The popular lore is that workers are lazy jerks and managers are greedy jerks. I think in reality, we’re all just trying to make our days as productive and interesting as possible. If given the choice, every one of us would rather be engaged in what we’re doing. So I created a system that gives employees the opportunity to express what is preventing them from engaging–in a way that’s emotion-neutral so it just becomes an issue of operations and eliminating waste, not of blame or inadequacy. And then teaching managers to read the reporting they get from employees to figure out what the barriers to engagement and production are and how to determine who should/could solve them, and then solving them. I call it Reporting/Interpreting/Solving Workflow Solutions, or RISWS*. It’s based on a comically simple reporting process and then a layered, nuanced (but teachable) interpretation process that eventually becomes routine.

The training is in three stages:

one on-site group training in the reporting method and how to interpret likely results (based on your industry and type of team),

one intensive group follow-up training using your actual gathered reporting data several weeks later,

and then three monthly individual follow-up interpreting/solving mentoring sessions.

This works best with multiple managers in the same organization, but eventually I’ll be scheduling some sessions managers can come to individually.

Think about when you’re going to be ready to solve the engagement problem in your group by learning RISWS. And in the meantime, keep sending in your individual problems for me to Flash Consult.

 

*The other option was something totally esoteric like You Got Your Chi In My Peanut Butter Mindmeld Fantasia, so be happy with RISWS.

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Case Study: Valuing resources to be able to negotiate correctly

This case was one of my favorites of all time. People who know me know that I LOVE cost accounting. Like, adore it. I think it explains everything. I had no idea that cost accounting even existed until I went to business school, and that first day in my first cost accounting class was like the sun coming out from behind a cloud. And this case was all about cost accounting.

The client is a lawyer in solo practice. She needed to negotiate terms and finances with someone she was considering a business relationship with. Since she’s a lawyer, negotiation is right in her wheelhouse, but she was stuck because she didn’t know how to determine the value of the things she was negotiating. So she didn’t even know her BATNA* let alone which outcome to negotiate toward. She thought there wasn’t a way to determine the value of some of the aspects of the relationship.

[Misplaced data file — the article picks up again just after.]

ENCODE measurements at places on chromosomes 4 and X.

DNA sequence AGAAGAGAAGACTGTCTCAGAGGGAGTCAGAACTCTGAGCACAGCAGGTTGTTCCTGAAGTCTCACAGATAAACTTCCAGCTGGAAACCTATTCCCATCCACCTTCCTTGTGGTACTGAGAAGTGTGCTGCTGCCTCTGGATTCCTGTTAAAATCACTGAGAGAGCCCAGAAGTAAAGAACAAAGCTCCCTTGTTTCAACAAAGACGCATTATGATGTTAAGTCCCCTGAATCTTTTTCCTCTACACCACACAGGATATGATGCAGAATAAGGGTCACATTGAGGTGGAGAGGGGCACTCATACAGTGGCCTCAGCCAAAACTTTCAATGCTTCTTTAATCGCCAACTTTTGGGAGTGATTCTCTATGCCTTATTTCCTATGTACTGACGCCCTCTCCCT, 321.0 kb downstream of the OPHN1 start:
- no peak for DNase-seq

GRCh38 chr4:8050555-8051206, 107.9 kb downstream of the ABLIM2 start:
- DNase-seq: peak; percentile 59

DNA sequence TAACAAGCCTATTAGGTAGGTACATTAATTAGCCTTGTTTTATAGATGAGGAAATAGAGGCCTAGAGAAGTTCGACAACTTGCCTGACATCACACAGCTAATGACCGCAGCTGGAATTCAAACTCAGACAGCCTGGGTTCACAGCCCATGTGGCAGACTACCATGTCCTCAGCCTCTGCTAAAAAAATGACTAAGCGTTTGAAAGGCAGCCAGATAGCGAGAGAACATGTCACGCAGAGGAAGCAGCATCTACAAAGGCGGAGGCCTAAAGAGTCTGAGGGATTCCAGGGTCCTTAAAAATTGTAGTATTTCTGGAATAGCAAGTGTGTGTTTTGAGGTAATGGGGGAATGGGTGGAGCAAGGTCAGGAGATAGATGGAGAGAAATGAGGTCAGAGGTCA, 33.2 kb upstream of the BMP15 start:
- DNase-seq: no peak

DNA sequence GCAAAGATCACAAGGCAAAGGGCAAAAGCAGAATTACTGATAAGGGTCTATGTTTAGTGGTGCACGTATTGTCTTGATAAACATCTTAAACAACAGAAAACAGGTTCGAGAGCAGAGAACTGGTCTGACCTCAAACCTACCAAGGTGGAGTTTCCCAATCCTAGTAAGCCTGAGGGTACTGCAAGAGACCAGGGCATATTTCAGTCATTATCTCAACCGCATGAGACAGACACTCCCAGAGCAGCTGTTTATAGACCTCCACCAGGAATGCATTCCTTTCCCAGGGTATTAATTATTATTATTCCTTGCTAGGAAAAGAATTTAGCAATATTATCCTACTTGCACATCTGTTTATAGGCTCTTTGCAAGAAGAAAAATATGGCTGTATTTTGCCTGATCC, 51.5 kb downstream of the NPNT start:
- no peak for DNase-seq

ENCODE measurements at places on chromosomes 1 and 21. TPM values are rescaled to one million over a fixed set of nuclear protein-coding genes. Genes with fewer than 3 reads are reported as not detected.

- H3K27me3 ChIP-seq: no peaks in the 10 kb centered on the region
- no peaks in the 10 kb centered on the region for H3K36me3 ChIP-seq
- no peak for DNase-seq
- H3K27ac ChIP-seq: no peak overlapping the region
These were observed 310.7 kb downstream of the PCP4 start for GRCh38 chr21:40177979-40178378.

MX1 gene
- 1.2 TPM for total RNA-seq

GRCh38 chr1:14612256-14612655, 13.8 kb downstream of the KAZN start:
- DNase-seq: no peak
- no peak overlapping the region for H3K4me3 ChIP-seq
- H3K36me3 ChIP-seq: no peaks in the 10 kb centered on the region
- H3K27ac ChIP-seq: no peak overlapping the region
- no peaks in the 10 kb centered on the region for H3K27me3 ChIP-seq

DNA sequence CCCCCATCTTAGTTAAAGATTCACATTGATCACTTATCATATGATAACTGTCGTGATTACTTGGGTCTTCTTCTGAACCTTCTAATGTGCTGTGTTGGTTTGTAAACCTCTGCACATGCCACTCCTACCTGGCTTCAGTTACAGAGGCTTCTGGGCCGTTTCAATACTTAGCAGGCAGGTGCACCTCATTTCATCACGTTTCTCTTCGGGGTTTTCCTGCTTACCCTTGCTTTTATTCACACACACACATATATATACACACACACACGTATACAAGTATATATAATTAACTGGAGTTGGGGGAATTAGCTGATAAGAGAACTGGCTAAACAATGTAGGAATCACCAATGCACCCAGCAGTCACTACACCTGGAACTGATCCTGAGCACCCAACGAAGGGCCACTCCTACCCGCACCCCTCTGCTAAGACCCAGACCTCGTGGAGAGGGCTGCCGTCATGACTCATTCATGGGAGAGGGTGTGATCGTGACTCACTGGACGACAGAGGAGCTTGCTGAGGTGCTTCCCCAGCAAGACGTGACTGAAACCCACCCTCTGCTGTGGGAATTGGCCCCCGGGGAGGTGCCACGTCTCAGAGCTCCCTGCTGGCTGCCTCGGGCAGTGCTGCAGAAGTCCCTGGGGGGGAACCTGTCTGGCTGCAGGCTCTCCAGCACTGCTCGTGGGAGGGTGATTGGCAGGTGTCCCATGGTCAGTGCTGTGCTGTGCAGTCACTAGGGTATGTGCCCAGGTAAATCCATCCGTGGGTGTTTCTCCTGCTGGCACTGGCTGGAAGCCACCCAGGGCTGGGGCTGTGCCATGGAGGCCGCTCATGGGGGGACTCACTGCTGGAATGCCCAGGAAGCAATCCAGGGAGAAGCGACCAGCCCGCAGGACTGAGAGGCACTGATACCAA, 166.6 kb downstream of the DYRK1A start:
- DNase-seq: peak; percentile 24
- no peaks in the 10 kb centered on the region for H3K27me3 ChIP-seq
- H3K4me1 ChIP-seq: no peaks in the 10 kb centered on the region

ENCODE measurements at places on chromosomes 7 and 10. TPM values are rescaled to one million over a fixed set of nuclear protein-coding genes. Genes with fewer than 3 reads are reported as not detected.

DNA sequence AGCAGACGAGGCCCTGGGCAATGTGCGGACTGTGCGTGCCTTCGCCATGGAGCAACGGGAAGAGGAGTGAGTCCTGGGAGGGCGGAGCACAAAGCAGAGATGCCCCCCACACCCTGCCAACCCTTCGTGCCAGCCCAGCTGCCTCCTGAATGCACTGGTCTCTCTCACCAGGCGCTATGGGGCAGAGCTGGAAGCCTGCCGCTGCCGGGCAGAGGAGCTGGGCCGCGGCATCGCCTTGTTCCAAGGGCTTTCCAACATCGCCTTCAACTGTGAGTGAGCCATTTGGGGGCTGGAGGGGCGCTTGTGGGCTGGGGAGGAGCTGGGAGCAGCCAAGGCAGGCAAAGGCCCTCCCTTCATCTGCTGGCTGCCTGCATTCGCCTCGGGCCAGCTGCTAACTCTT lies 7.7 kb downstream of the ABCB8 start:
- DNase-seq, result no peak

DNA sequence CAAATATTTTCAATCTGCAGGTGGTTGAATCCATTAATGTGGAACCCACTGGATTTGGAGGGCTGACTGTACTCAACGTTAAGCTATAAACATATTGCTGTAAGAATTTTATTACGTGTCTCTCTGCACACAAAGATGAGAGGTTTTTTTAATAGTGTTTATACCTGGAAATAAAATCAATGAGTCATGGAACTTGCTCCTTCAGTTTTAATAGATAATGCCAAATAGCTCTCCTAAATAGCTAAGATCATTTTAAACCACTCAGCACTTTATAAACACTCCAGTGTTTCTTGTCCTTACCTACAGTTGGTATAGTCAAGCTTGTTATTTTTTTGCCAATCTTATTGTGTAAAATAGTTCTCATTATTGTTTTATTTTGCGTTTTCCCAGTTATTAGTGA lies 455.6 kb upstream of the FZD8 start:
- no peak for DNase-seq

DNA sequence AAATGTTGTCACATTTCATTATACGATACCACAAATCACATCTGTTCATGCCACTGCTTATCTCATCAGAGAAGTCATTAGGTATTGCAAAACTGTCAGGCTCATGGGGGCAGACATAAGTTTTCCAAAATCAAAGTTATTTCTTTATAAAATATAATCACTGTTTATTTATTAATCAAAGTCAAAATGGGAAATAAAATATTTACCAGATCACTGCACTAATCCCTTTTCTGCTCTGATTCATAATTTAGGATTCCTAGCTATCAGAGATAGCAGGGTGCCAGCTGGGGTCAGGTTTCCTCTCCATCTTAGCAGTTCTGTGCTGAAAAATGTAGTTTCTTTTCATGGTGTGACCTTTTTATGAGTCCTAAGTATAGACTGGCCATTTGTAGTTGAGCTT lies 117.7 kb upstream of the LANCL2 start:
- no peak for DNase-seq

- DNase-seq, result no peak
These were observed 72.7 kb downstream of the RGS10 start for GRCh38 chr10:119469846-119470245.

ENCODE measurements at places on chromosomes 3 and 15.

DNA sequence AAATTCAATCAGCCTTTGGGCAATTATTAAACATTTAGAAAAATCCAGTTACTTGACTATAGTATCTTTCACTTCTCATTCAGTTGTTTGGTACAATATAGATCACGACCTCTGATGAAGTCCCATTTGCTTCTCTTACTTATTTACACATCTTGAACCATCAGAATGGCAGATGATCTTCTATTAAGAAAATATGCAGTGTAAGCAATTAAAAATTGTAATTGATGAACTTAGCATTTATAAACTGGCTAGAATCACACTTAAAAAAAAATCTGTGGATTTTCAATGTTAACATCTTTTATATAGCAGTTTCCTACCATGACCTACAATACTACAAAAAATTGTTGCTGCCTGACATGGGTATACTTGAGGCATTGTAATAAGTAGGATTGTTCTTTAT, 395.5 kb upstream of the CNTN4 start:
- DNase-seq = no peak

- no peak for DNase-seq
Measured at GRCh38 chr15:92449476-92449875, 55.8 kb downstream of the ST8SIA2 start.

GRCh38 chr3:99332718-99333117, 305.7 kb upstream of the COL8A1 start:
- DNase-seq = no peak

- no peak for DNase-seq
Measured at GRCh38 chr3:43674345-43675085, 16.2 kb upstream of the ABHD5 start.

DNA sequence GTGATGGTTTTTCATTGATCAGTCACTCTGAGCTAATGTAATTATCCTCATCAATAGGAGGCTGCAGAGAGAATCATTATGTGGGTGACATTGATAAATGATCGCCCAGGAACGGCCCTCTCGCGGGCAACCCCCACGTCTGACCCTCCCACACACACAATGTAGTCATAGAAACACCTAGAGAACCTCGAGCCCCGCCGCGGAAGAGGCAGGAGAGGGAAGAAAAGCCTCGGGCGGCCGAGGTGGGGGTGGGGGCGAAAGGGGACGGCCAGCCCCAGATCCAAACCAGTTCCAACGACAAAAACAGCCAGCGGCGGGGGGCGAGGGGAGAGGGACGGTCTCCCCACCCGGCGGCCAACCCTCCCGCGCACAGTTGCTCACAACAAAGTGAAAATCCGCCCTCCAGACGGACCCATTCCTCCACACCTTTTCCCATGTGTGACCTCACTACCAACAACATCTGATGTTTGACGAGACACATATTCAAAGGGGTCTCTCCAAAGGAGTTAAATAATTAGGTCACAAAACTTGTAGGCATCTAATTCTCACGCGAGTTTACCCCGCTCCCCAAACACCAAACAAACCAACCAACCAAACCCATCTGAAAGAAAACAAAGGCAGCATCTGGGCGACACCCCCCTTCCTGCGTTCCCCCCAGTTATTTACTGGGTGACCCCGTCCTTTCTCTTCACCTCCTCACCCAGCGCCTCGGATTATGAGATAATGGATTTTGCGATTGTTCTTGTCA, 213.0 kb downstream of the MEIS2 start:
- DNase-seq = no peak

Now, I think that it’s possible to assign a financial value to almost everything, and it’s DEFINITELY possible to assign a financial value to everything involved in a business relationship. (I wouldn’t want to have to do the calculations, necessarily, but I know that it’s possible.) So I came up with a way to determine the value of every aspect of this relationship, and listed it for the client line by line, so she just had to fill in the numbers. (Note that I have no idea what those numbers are and our consulting relationship didn’t require that I know them to tell her how to calculate them.)

Then, once she had actual numbers, I told her several different ways she could use those numbers to determine bottom line values based on different possible scenarios for the relationship. Cost pools! So much fun. And I explained how I would look at which possible option to privilege based on risk and the likelihood that certain of the numbers going into the calculations would change or stay stable. We also talked a little bit about economies of scale and how the utilization rate is key so you can’t assume a linear change, so tracking that was important going ahead.

The client got back to me and was VERY happy, because now she was a professional negotiator going into a negotiation knowing exactly what everything was worth so she could make excellent decisions. Who doesn’t love that?

(I also have to say that she was my dream client because she’s really good at what she does, and her problem was simply something she didn’t have experience with, but when I explained how to do it she totally got it and loved the way it all fits together.)

 

* Best Alternative To Negotiated Agreement. It’s what happens if you can’t make a deal in a negotiation. You have to know what your BATNA is before you start negotiating, so you know if you can walk away if you can’t make the deal you want. Read Getting To Yes by Fisher and Ury to see how this works.

 

Find your own solution with me. See how it works at FlashCons.com.

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Case study: Family dysfunction recovery action plan

I am not a therapist.

But I seem to get a number of clients who have worked (successfully) with good therapists to identify and work through their feelings about things, but are still tangled up in logistics of action to get out of harmful situations. So they come to me to pull apart the logistics and give them a path of action that allows them to honor the things they’ve identified with their therapists and the feelings they’ve uncovered.